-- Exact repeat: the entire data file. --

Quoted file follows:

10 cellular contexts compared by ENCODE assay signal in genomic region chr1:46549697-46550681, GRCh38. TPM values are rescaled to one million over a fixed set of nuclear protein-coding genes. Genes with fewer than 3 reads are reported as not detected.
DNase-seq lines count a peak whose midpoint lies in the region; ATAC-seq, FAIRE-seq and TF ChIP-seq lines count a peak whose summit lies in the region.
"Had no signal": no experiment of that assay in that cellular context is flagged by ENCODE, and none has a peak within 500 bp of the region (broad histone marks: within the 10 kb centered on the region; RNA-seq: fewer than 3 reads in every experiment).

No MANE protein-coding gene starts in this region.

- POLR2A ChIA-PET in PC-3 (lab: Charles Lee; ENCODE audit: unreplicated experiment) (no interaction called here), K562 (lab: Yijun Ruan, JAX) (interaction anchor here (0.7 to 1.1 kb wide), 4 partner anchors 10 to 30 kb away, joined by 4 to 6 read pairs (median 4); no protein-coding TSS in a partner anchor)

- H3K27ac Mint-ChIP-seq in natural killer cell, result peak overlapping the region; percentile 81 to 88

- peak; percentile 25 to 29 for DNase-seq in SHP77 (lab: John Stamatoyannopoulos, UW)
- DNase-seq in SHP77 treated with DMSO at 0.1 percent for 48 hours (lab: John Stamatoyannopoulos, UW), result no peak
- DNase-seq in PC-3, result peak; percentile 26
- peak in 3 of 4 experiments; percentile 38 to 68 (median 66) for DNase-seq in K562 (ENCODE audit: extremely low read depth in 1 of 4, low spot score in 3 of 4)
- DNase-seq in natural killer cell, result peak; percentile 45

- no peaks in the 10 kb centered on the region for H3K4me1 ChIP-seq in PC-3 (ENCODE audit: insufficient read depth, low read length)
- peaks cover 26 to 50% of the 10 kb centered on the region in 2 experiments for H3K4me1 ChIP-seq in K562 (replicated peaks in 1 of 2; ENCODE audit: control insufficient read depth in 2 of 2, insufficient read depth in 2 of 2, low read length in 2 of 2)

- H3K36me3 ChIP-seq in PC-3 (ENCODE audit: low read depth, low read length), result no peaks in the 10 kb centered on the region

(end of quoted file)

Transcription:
10 cellular contexts compared by ENCODE assay signal in genomic region chr1:46549697-46550681, GRCh38. TPM values are rescaled to one million over a fixed set of nuclear protein-coding genes. Genes with fewer than 3 reads are reported as not detected.
DNase-seq lines count a peak whose midpoint lies in the region; ATAC-seq, FAIRE-seq and TF ChIP-seq lines count a peak whose summit lies in the region.
"Had no signal": no experiment of that assay in that cellular context is flagged by ENCODE, and none has a peak within 500 bp of the region (broad histone marks: within the 10 kb centered on the region; RNA-seq: fewer than 3 reads in every experiment).

No MANE protein-coding gene starts in this region.

- POLR2A ChIA-PET in PC-3 (lab: Charles Lee; ENCODE audit: unreplicated experiment) (no interaction called here), K562 (lab: Yijun Ruan, JAX) (interaction anchor here (0.7 to 1.1 kb wide), 4 partner anchors 10 to 30 kb away, joined by 4 to 6 read pairs (median 4); no protein-coding TSS in a partner anchor)

- H3K27ac Mint-ChIP-seq in natural killer cell, result peak overlapping the region; percentile 81 to 88

- peak; percentile 25 to 29 for DNase-seq in SHP77 (lab: John Stamatoyannopoulos, UW)
- DNase-seq in SHP77 treated with DMSO at 0.1 percent for 48 hours (lab: John Stamatoyannopoulos, UW), result no peak
- DNase-seq in PC-3, result peak; percentile 26
- peak in 3 of 4 experiments; percentile 38 to 68 (median 66) for DNase-seq in K562 (ENCODE audit: extremely low read depth in 1 of 4, low spot score in 3 of 4)
- DNase-seq in natural killer cell, result peak; percentile 45

- no peaks in the 10 kb centered on the region for H3K4me1 ChIP-seq in PC-3 (ENCODE audit: insufficient read depth, low read length)
- peaks cover 26 to 50% of the 10 kb centered on the region in 2 experiments for H3K4me1 ChIP-seq in K562 (replicated peaks in 1 of 2; ENCODE audit: control insufficient read depth in 2 of 2, insufficient read depth in 2 of 2, low read length in 2 of 2)

- H3K36me3 ChIP-seq in PC-3 (ENCODE audit: low read depth, low read length), result no peaks in the 10 kb centered on the region